Continual application of sewage sludge with significantly higher concentrations of dioxins than currently measured would be necessary to predict quantifiable increases in risk. However, comparison of data from the 1988 NSSS (USEPA, 1990) and the EPA 2001 dioxin update survey (USEPA, 2002a) indicate that “spikes” (i.e., higher concentrations) of dioxins in sewage sludge appear to be transient. Specifically, all ten sewage sludge samples with the highest concentrations of dioxins and furans measured in the 1988 Survey (concentrations ranging from 97 ppt TEQ to 827 ppt TEQ) had greatly reduced concentrations of dioxins and furans in the 2001 dioxin update survey (concentrations ranging from 2 ppt TEQ to 53 ppt TEQ) (USEPA, 1990 and USEPA, 2002a). Conversely, the four sewage sludge samples with the highest concentrations of dioxins and furans measured in the 2001 dioxin update survey (concentrations ranging from 93 ppt TEQ to 682 ppt TEQ) had markedly lower concentrations of dioxins and furans in the 1988 Survey (concentrations ranging from 2 ppt TEQ to 41 ppt TEQ) (USEPA, 2002a and USEPA, 1990).

[Note: These comparisons are based on dioxin and furan concentrations since only dioxins and furans were measured in the 1988 Survey.] Thus, it is highly unlikely that a single family would be exposed to one of these sewage sludges with a high Start Printed Page 40568concentration of dioxin long enough to produce a quantifiable increase in risk.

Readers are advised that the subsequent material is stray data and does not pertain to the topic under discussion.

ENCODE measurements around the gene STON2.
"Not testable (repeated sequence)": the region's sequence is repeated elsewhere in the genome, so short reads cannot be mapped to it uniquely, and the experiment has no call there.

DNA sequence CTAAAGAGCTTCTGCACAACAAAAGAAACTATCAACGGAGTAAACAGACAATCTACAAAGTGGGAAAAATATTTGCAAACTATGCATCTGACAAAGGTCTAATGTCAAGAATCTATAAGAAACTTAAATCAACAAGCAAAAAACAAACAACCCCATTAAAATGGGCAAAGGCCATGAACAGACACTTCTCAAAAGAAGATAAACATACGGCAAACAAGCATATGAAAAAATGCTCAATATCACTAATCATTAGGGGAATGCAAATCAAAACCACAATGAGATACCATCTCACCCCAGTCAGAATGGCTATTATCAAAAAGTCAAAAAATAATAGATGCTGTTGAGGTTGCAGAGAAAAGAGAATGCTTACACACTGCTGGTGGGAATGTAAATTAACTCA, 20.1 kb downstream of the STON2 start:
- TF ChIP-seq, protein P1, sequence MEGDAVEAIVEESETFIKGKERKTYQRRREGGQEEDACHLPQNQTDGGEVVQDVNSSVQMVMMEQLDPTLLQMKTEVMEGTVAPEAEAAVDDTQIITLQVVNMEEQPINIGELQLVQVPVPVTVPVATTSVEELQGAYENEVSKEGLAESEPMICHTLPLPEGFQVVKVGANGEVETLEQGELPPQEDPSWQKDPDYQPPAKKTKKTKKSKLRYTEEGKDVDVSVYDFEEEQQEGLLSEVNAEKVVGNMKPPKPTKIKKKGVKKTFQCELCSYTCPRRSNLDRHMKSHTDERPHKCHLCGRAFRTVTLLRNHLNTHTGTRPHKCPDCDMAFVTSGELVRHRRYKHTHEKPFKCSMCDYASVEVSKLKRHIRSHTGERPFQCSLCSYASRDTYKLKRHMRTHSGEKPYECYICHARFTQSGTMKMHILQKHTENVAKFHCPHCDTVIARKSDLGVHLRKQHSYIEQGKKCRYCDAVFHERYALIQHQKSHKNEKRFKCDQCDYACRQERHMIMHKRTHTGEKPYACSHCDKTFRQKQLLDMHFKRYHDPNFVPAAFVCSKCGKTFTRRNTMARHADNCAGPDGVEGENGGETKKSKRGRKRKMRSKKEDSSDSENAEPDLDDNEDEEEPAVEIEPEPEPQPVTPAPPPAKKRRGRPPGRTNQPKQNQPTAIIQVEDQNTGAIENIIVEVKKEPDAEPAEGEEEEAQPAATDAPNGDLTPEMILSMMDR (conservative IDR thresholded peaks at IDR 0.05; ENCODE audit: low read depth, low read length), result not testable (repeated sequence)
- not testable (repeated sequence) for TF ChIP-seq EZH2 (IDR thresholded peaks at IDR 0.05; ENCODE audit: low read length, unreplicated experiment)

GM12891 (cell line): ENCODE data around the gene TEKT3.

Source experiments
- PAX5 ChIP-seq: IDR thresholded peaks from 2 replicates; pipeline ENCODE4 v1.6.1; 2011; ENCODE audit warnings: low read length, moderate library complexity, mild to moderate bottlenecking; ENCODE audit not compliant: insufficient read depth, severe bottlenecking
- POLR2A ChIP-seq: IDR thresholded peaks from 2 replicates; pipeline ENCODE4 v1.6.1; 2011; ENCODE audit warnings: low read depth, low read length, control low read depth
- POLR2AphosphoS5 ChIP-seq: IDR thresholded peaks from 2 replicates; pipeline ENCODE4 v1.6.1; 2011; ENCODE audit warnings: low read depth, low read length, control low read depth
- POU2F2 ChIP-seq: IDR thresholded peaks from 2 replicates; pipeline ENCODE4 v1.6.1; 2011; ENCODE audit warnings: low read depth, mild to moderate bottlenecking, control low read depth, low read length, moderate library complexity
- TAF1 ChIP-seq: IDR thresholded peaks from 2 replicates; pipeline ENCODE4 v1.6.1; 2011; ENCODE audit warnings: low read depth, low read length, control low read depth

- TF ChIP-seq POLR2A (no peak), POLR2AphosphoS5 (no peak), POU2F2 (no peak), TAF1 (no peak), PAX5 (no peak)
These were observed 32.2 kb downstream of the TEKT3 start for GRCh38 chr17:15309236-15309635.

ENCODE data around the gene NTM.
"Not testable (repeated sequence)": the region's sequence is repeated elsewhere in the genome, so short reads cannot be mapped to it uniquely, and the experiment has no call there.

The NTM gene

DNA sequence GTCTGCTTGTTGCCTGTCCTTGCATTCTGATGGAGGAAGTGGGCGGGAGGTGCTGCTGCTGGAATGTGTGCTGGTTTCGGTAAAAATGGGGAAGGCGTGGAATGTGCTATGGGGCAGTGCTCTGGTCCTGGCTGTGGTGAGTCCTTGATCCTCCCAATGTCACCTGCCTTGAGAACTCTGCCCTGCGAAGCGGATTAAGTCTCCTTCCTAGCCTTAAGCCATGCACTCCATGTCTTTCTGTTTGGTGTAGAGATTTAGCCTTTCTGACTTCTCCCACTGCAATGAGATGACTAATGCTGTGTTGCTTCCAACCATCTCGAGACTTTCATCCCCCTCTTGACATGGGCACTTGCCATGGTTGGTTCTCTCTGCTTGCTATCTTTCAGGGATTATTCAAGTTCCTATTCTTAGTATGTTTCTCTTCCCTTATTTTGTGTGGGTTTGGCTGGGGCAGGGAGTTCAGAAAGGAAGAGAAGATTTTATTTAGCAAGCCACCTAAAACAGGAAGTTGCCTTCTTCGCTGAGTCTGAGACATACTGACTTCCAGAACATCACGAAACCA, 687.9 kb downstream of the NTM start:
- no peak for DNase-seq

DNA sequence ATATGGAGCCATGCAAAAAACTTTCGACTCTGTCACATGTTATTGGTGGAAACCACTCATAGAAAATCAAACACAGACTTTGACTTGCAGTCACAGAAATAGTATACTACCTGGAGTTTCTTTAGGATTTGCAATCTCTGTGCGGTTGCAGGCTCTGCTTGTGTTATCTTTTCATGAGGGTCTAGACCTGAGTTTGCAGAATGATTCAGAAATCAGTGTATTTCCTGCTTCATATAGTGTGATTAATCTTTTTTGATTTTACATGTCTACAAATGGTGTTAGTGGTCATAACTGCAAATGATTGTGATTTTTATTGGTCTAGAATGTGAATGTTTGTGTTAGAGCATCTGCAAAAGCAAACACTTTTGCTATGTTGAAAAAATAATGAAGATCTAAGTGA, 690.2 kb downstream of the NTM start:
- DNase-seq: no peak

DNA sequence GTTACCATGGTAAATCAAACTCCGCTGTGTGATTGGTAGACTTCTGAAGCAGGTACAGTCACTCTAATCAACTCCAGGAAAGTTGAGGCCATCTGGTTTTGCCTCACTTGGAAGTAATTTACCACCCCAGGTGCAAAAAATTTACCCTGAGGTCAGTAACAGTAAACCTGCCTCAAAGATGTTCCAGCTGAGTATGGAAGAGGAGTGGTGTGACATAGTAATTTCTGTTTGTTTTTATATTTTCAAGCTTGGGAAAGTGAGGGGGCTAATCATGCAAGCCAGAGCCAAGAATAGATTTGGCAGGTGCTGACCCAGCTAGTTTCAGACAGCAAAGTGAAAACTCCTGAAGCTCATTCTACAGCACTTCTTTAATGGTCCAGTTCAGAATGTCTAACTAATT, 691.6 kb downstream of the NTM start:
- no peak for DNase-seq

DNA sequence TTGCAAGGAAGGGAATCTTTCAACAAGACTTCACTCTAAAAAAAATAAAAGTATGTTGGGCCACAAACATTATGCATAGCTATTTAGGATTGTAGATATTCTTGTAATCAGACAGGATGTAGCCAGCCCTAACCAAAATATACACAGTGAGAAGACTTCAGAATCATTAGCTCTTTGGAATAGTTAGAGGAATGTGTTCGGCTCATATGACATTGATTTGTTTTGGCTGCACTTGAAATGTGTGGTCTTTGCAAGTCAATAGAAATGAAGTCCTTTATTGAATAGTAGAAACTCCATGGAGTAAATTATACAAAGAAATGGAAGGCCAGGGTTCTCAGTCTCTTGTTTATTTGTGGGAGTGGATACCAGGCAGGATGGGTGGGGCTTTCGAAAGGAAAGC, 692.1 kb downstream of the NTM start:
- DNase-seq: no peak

Finally, the Agency calculated the maximum number of cancer cases in the highly exposed population that could be predicted from exposure to dioxins in land applied sewage sludge (USEPA, 2002c). To make this calculation the Agency used data from the EPA Exposure Factors Handbook (USEPA, 1997) that indicates that 2 percent of the United States population are in farm families whose diets consist of 50 percent of products produced on their own farm (5.6 million people). The Agency then estimated the maximum percentage of farmland to which sewage sludge could be applied annually is 0.2 percent. This estimate was derived by dividing the amount of farmland which could receive sewage sludge if all 8 million metric tons of sewage sludge produced annually in the United States (USEPA, 1999c) were land-applied at an agronomic rate of 10 metric tons/hectare (800,000 hectares) by the total amount of farmland in the United States (377 million hectares; USDA, 1997). On this basis EPA estimates that the highly exposed farm family population is no greater than 11,000 (i.e., 0.2% of the 5.6 million people whose diets consist of 50% percent of products produced on their own farm). The number of lifetime cancer cases is estimated by multiplying the risk by the number of individuals in the modeled population. The estimated lifetime cancer cases for the modeled population is 0.224 if the 95th percentile adult risk from land application of sewage sludge (2 × 10−5, see Table 5) is used for this calculation, and 0.112 using the 90th percentile adult risk (1 × 10−5, see Table 5). The number of annual cases is estimated by dividing the lifetime cancer cases by 70 years of exposure. The estimated annual cancer cases is 0.006 if the 99th percentile adult risk is assumed, 0.003 if the 95th percentile adult risk is assumed, and 0.002 if the 90th percentile adult risk is assumed.